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    Why Reverse-Conducting IGBTs can be Useful for High-Power PFC Applications

    For power factor correction (PFC), a boost converter topology is commonly used. It is advantageous for minimizing the harmonics of the input current, since it provides the input current continuously. Meanwhile, IGBT is the best choice for high-power PFC applications such as air-conditioners, heating, ventilation, and air conditioning (HVAC), and heat pumps.

    Theoretically, in continuous conduction mode (CCM), a reverse-conducting current through the IGBT never occurs. However, under a light load or transient conditions, a reverse current flows through it, due to the resonance between the boost inductor, Lboost and the output capacitance, Coss of the IGBT.

    This resonance current, iQN(t) is given as:

    The voltage across the IGBT (VCE) during resonance can be derived as:

    When the input voltage, Vin, is lower than half of the output voltage (Vin <Vout/2), the switch voltage VCE becomes negative. This negative voltage appears across the IGBT, if there is no reverse conducting path available in parallel to the IGBT, Q, of the boost PFC in Figure 1. If you don’t consider the damping factor, the magnitude of the reverse voltage near the zero crossing point can theoretically reach up to the same amount as the output voltage Vout. This is very risky in terms of the system’s long-term reliability, because it does not guarantee a reverse voltage is applied to the IGBT.

    Figure 1. PFC circuit with boost converter topology

    Comparing different IGBT solutions for PFC applications

    This phenomenon has been demonstrated experimentally by comparing the operating waveforms of the TRENCHSTOP™ 5 WR6 IGBT (IKWH30N65WR6) and the TRENCHSTOP™ IGBT3 (IGW30N60H3) in a CCM-boost PFC circuit. The IKWH30N65WR6 contains a reverse-conducting diode, monolithically integrated in the IGBT die, while the latter IGBT doesn’t contain a reverse-conducting diode. Figure 2 shows that with the IKWH30N65WR6, the reverse voltage is clamped to near zero. In the case of the IGW30N60H3, the reverse voltage reaches up to – 241V. Therefore, the reverse conducting diode is essential to ensure the system reliability, even in the PFC’s CCM operation.

    Yet, in this case, we don’t need a high-performance, co-packed diode for the small amount of soft recovery reverse current. In Figure 2, you can see the reverse current of the IGBT has a peak value of only about 200 mA and a duration of few µs.

    Figure 2. Switching waveforms of IGBTs at turn-off transition in CCM PFC at light load condition

    Reverse-conducting (RC) IGBTs with monolithically integrated reverse-conducting diodes are not suitable for applications where hard commutation occurs. However, RC IGBTs can be very beneficial for some hard-switching applications such as PFC, where the reverse-conducting diode of the IGBT doesn’t need to have good reverse-conducting performance. In such applications, they present a much more economical option when high-performance diodes would be superfluous.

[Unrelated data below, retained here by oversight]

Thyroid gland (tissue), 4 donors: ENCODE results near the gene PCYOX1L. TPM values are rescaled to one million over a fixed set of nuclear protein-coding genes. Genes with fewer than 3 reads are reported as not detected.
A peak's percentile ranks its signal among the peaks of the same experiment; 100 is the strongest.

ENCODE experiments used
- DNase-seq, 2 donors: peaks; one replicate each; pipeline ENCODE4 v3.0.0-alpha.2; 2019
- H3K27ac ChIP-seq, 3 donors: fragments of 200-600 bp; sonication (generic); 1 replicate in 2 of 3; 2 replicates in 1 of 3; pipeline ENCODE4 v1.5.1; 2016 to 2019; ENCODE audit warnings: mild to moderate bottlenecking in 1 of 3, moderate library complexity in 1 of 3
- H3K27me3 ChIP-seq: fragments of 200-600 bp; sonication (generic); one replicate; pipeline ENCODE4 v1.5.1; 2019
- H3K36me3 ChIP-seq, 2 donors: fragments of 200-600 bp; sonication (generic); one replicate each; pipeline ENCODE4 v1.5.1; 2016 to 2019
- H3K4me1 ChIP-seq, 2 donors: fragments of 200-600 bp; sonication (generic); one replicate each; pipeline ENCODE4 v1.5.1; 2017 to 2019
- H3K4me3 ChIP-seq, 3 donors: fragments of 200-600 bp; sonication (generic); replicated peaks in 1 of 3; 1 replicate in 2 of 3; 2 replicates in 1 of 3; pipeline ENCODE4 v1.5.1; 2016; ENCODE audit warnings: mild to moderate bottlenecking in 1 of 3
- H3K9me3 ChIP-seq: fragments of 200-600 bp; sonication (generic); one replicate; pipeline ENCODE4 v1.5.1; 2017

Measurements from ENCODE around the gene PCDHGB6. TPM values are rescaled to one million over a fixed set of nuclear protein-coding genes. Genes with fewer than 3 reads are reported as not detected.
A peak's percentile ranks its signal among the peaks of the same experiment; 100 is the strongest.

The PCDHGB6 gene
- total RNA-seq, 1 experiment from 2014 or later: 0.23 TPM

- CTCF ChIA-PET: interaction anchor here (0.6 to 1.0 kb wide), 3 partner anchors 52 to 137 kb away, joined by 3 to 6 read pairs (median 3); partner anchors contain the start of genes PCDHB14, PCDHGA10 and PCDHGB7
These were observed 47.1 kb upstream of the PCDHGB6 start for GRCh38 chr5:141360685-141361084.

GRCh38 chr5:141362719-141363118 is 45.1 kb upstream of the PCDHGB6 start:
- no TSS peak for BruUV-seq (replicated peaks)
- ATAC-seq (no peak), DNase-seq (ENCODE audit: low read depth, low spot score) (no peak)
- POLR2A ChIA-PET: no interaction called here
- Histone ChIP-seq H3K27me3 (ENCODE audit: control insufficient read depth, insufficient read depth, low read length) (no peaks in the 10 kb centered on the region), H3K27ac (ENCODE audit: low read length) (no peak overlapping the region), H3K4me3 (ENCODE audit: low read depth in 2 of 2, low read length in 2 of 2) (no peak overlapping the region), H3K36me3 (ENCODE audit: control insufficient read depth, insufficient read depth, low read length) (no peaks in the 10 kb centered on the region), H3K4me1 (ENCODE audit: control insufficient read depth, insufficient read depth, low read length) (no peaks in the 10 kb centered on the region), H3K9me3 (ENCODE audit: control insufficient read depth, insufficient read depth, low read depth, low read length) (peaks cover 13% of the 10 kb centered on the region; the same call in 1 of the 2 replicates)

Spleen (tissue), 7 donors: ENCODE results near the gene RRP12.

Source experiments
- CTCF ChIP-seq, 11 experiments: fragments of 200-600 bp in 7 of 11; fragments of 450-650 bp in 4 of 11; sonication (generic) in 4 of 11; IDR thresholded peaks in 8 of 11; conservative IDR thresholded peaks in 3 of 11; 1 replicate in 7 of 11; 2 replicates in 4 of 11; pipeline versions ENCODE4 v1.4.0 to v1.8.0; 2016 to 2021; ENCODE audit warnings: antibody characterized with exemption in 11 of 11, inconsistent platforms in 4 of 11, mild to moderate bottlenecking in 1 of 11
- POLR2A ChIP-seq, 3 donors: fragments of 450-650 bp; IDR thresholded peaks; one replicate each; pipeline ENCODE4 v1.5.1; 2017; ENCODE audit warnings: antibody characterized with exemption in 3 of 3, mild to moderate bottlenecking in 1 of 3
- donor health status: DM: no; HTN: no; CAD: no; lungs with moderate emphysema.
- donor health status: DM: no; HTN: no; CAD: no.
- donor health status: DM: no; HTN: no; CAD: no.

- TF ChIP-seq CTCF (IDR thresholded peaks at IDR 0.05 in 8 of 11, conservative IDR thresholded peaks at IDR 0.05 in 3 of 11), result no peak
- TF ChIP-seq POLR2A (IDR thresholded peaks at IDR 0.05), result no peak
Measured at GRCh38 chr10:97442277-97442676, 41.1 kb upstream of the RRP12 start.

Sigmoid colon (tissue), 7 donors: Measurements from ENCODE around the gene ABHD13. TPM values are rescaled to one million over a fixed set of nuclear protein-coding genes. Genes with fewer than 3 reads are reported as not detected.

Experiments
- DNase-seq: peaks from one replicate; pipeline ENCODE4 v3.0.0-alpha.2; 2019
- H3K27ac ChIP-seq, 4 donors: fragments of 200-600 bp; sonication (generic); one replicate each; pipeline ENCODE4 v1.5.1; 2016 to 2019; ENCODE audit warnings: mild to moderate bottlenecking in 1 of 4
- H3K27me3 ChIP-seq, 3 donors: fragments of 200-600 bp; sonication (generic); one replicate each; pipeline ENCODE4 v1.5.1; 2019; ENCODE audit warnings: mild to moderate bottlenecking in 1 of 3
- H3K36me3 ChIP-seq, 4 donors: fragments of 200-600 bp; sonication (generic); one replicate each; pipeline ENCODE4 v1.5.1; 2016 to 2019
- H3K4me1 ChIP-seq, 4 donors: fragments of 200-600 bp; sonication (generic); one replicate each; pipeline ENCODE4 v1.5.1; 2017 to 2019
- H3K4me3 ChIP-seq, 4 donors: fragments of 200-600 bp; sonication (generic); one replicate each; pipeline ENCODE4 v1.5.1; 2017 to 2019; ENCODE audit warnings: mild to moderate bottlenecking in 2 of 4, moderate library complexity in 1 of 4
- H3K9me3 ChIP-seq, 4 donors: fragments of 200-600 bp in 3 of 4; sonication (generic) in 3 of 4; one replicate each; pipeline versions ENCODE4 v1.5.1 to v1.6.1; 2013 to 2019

TRENCHSTOP 5 WR6 IGBT for boost PFC and welding applications

    Infineon’s latest RC IGBT, as shown in Figure 3, is based on TRENCHSTOP 5 WR6 IGBT technology, in which the N+ region is partially implanted into the P-collector layer, forming an intrinsic P-N diode. This allows a reverse current to flow without the need for an additional co-pack diode.

    Figure 3. TRENCHSTOPTM 5 WR6 IGBT using a reverse-conducting (RC) IGBT concept

    This TRENCHSTOP 5 WR6 IGBT is well-suited for boost PFC and welding applications. Optimizing the thickness of the drift region and the diode rating to the target application ensures the best-in-class VCE(sat) of 1.4 V at rated current, while maintaining the rated voltage of 650 V. In addition, thanks to its extremely reduced minority-carrier lifetime, a tail current does not appear, which allows the TRENCHSTOPTM 5 WR6 IGBT to achieve a higher switching frequency of 60 kHz or even higher.

    When choosing TRENCHSTOP 5 WR6 IGBT for PFC applications in which hard commutation doesn’t occur, there is no need to worry about the performance of the intrinsic diodes. With this technology, it is possible to create economical and reliable systems for your next design.

    Courtesy: Infineon

    ELE Times Research Desk
    ELE Times Research Desk
    ELE Times provides extensive global coverage of Electronics, Technology and the Market. In addition to providing in-depth articles, ELE Times attracts the industry’s largest, qualified and highly engaged audiences, who appreciate our timely, relevant content and popular formats. ELE Times helps you build experience, drive traffic, communicate your contributions to the right audience, generate leads and market your products favourably.

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